Pumping up the Scoville Scale
— Mexican food at “Pinto”, just off St. Georges Sq.
Mexican places have become quite a huge thing in Glasgow lately. While a lot of these places tend to give you heartburn, Pinto is somewhat different — they promise fresh and organic food. “There is a Fiesta in my mouth, and you’re all invited” is the promising slogan and it says it all.
Our photographer Lewis and I tried some burritos, which were a good size and tasty. We especially enjoyed the Chipotle salsa, which gave the meal some kick and was the perfect choice to cover our rice and beans mush. We also had a chance to talk to the owner — a huge Breaking Bad fan with an interesting view on the Mexican cuisine.
Pinto Mexican Kitchen – Credit: Lewis Boron
Pinto: How did you like it?
The Edit: To be honest, I thought this burrito could’ve been a lot hotter.
Yeah, that’s true. We put a lot of research into the Mexican food culture and it turns out there is an addiction to spice. So every couple of months we pump up the Scoville Scale on the Habanero Sauce.
So from what it started of, it’s many miles above. It’s getting up and up. When we first opened, it was around 200,000 units. By now, we’re three times up. We’re above US pepper spray. The one the NYPD uses.
How did your customers respond?
A lot of people find it too hot. But after they’ve had our food a couple of the times, they say “you know what, it’s not hot enough” — and so their addiction starts. I’ve actually had to make a risk assessment for making the Habanero sauce …
There are many places in Glasgow that promise fresh food. How can you even be fresher than them?
We are 110% fresh. There’s no freezers, no microwaves. We cook our pork every night, from a minimum of 10 hours. Our chicken is Halal. The sauces are all made in house. Nobody else has got the recipes. For example, everybody knows the ingredients for the KFC coating mix. The pinto recipes are treasures.
But you are trying to expand.
Well, this is the only Pinto just now. Plans are in the pipeline for a second one in the West End. We have plans for three in Glasgow and three in Edinburgh.
Why do you think “Pinto” will work in Glasgow?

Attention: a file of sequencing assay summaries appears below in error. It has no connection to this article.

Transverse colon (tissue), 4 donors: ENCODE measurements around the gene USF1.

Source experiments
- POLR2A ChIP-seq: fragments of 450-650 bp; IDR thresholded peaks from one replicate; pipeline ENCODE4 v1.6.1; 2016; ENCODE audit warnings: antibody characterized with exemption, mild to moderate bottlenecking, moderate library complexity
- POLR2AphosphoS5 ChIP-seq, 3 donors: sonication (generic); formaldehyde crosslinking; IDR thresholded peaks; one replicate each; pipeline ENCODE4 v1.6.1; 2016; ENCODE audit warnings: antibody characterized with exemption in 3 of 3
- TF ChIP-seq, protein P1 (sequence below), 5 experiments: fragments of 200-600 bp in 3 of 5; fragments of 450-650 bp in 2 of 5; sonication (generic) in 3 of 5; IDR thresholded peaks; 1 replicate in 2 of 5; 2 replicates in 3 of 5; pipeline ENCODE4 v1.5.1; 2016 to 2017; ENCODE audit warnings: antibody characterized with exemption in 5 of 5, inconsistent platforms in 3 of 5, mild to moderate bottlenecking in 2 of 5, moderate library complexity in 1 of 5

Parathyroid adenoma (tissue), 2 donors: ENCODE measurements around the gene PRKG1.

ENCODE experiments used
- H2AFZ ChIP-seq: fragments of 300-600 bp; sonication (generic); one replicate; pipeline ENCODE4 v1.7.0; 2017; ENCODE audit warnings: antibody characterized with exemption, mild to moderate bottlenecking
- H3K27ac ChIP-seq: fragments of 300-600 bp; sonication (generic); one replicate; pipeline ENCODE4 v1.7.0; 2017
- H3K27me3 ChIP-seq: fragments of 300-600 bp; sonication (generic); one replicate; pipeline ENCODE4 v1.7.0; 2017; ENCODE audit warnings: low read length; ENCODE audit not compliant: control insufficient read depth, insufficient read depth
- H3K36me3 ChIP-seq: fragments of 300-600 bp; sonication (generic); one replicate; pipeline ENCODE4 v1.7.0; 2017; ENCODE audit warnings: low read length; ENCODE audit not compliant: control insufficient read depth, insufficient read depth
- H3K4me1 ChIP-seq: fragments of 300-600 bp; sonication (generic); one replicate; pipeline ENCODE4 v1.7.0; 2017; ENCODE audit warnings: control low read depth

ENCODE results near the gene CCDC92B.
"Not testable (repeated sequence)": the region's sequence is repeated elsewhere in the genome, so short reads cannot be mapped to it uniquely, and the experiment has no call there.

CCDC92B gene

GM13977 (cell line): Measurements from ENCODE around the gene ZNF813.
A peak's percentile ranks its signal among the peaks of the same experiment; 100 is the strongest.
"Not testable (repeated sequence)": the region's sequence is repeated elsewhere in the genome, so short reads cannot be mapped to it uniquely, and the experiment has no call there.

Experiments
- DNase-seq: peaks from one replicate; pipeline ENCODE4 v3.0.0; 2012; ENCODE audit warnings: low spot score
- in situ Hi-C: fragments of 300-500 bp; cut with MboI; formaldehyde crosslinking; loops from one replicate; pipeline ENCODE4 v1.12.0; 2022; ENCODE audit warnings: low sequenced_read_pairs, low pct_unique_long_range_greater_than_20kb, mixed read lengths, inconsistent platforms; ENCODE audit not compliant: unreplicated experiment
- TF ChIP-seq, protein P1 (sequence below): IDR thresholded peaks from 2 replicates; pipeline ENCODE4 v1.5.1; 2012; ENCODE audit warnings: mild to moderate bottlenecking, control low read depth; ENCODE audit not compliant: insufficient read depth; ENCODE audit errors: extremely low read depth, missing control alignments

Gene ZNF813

It’s a big Americanthing. And our target audience are students. A lot of students have been to America, I believe. Or at least they’re interested in the American way of life. We know that we have a really big student cliental, which is great.
When I think ofMexican food, the first things that come to my mind are Tequila and heartburn.
Just now this is the biggest growing food industry in America — the Burrito bars themselves. America has a huge Mexican population. But especially in the south it’s Tex-Mex, its not really Mexican food. The Burrito itself is not Mexican, it’s American. We do a combination of Tex-Mex and Mexican food.
What’s with the music?
I chose all the music myself. When we opened, it seemed quite cheesy. I think people expected that, but after a while it became really annoying. I’m a big Breaking Bad fan. They use a lot of Latino music in the newer episodes. So after I’ve watched an episode of that, I thought this music is brilliant for the “Pinto”. Furthermore, there are three Mexican who work for us. And they keep me up to date with what’s going on. A lot ofthe music you would hate.
Speaking of hating the music — do you expect your customers to sit in?
50/50. We call it “casual dining”. This is the new way that food is going in America. People want cheaper food, more accessible food, rather than having a sit-down. You won’t find a place in Glasgow that sells the quality and quantity for the price that we sell it.
Josa Valentín Mania-Schlegel